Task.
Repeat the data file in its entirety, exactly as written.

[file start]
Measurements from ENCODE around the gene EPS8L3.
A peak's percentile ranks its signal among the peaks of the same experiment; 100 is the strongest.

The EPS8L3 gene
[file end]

Measurements from ENCODE around the gene EPS8L3.
A peak's percentile ranks its signal among the peaks of the same experiment; 100 is the strongest.

The EPS8L3 gene